Why was my OpenSea account banned due to ‘US sanctions’?

Why was my OpenSea account banned for 'US sanctions'?

Author: Cat Brother; Editor: Colin Wu

Process of Being Banned

On August 20th, when I logged into Opensea to check the NFT market, I found that my account couldn’t be logged in. It showed that my account was banned due to activities that violated its terms of service, and I could no longer use OpenSea for buying, selling, or transferring.

Since I hadn’t used Opensea for NFT purchases or other activities for several months, I sent an email to Opensea to inquire about the specific reason for the ban. Opensea explained that it was due to violating the sanctions imposed by the US government. As a US company, Opensea needs to comply with the US sanctions program managed by the Office of Foreign Assets Control (OFAC) of the US Department of the Treasury.

Possible Reasons

First, based on Opensea’s statement, I checked the SDN sanctions list published by OFAC and found that my name was not on the list.

Then, by reviewing Twitter and my own transaction records, I speculated that I might have been banned in July due to using Tornado.Cash, as other users on Twitter had similar experiences.

By reviewing Opensea’s terms of service, I found the possible reason for the ban, which is: directly or indirectly using the service for, on behalf of, in support of, or in connection with (a) any sanctioned natural person or legal entity; (b) any natural person or legal entity located, ordinarily resident in, or organized under the laws of any sanctioned jurisdiction; or (c) any legal entity directly or indirectly owned or controlled by natural persons or legal entities located, ordinarily resident in, or organized under the laws of any sanctioned jurisdiction.

Background Introduction

On August 8, 2022, the US Department of the Treasury added Tornado Cash to the sanctions list, prohibiting all US individuals and entities from interacting with Tornado Cash or any Ethereum wallet addresses associated with the protocol.

Subsequently, major crypto entities in the US joined the sanctions against Tornado Cash. Circle blacklisted the wallet addresses controlled by Tornado Cash, and wallets that participated in Tornado Cash mining were also blocked by Aave. After that, the official website and Discord of Tornado Cash were closed one after another, and the Github page disappeared. On August 10th, the Dutch Financial Intelligence and Investigation Service arrested Tornado Cash developer Alexey Pertse in Amsterdam.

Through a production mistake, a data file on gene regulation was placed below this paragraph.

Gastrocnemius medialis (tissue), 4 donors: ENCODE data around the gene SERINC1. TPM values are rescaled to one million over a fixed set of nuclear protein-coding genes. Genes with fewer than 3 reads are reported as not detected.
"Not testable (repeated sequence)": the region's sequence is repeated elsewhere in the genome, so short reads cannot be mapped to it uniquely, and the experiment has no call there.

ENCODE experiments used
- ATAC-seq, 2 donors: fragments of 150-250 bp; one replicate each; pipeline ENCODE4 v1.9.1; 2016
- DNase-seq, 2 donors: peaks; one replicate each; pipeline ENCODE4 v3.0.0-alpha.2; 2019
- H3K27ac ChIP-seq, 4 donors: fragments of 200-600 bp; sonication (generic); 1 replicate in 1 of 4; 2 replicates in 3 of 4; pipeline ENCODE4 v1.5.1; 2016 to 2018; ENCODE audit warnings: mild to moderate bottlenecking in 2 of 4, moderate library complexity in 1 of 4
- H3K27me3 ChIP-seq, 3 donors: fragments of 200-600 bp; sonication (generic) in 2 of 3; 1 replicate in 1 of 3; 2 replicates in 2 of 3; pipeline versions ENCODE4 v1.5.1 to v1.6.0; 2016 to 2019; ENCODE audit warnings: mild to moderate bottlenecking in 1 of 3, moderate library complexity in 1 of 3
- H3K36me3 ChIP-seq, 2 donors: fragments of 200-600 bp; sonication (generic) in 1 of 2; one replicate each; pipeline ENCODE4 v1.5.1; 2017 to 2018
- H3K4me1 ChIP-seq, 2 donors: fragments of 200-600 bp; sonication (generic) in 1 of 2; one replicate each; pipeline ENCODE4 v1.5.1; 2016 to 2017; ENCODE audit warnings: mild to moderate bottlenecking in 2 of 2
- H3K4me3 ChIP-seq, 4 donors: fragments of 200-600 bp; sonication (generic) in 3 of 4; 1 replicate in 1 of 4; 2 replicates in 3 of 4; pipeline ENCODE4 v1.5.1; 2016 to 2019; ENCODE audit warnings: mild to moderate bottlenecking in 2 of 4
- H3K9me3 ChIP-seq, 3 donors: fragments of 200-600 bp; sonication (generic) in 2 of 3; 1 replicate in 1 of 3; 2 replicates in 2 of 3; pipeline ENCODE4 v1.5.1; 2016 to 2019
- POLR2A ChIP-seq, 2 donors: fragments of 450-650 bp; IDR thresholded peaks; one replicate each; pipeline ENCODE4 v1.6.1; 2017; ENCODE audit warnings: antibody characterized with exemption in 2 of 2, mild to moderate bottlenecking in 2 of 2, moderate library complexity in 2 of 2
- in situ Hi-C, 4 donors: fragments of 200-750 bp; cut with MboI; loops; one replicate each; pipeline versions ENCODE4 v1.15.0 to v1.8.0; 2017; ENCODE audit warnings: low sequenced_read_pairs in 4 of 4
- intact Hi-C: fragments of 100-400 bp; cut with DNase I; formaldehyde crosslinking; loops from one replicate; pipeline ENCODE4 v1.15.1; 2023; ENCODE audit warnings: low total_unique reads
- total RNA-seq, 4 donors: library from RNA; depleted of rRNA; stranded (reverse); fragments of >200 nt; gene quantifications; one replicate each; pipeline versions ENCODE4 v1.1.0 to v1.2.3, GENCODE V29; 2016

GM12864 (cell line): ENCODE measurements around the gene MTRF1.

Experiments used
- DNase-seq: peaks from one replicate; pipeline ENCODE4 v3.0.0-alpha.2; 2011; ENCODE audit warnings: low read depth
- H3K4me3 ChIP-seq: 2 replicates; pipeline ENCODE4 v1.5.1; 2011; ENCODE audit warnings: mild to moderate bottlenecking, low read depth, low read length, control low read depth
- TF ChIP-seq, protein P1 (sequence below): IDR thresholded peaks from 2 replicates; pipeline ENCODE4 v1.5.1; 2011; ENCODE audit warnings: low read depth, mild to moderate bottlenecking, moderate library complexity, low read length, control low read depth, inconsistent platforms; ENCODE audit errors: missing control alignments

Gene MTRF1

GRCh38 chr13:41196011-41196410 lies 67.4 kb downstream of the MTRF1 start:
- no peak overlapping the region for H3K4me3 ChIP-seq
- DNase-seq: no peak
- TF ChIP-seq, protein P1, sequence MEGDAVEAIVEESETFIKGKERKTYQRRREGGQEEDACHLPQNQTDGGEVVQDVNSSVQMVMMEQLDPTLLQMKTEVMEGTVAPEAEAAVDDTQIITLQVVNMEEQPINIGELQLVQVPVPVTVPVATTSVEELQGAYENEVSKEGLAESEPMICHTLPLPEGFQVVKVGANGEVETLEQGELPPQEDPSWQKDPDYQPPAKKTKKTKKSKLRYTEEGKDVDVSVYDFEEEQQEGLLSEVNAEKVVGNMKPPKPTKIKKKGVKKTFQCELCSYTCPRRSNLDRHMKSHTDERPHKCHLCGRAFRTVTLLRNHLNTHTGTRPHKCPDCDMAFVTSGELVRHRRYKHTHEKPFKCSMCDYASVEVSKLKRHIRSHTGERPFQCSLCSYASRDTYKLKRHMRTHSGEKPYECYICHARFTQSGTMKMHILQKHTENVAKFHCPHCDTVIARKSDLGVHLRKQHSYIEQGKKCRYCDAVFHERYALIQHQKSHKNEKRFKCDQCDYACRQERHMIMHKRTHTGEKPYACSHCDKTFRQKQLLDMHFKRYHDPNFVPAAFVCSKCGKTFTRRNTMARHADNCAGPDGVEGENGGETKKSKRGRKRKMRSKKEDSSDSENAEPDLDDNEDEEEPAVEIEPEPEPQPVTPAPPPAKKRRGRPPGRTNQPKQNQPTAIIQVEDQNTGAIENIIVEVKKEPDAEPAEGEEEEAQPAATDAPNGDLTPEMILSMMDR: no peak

The latest development in the Tornado Cash incident is that on the SDN sanctions list issued by the US Department of the Treasury on August 23, Tornado Cash co-founder Roman Semenov was included. The other co-founder, Roman Storm, was also arrested by the Federal Bureau of Investigation (FBI) and the Internal Revenue Service (IRS), charged with conspiracy to launder money, conspiracy to operate an unlicensed money transmission business, and conspiracy to violate sanctions regulations. Deputy Secretary of the Treasury Wally Adeyemo also stated that they will continue to investigate those who operate and support similar mixing services that pose a threat to US national security.

However, at present, there has not been a final judgment on the Tornado Cash case, and there is also significant opposition to the sanctions against Tornado Cash within the United States. Jake Chervinsky, Chief Policy Officer of the Blockchain Association, tweeted, “Privacy is universal, code is speech, and the right to anonymity is crucial for a free society. These principles are deeply embodied in the U.S. Constitution, and I firmly believe that over time, even if these principles are ignored by the executive branch today, they will eventually be recognized by the judicial branch.” Hayden Adams, the founder of Uniswap, also expressed his views on the U.S. Treasury Department’s sanctions against Tornado Cash in a tweet: “Privacy is crucial for a normal and secure society. Sanctioning an immutable smart contract, rather than an individual or organization, involves a significant issue of freedom of speech and sets a bad precedent. Sanctioning a company to comply with the law is usually less effective than coming up with reasonable legal or policy measures.”

Actual Impact

Similar to what was mentioned earlier about Aave banning wallets that participated in Tornado Cash mining, Opensea’s ban on users who have used Tornado Cash is also targeted at the front-end, and the ban measures also include other Opensea products such as Opensea Pro.

On the other hand, other NFT markets such as Blur, X2Y2, and LooksRare have not banned the address and allow normal NFT trading. Other DeFi projects such as AAVE have also not banned the address and allow normal transactions.

In summary, the ban this time is due to Opensea’s proactive, strict control policy, which bans addresses that have used Tornado Cash at the front-end. However, it does not affect the trading of assets themselves or the use of other crypto applications. Although its actual impact is limited, if users are accustomed to using Opensea for NFT trading or want to retain Opensea usage records for a certain address, they should avoid using that address to interact with Tornado Cash or use other mixing services.

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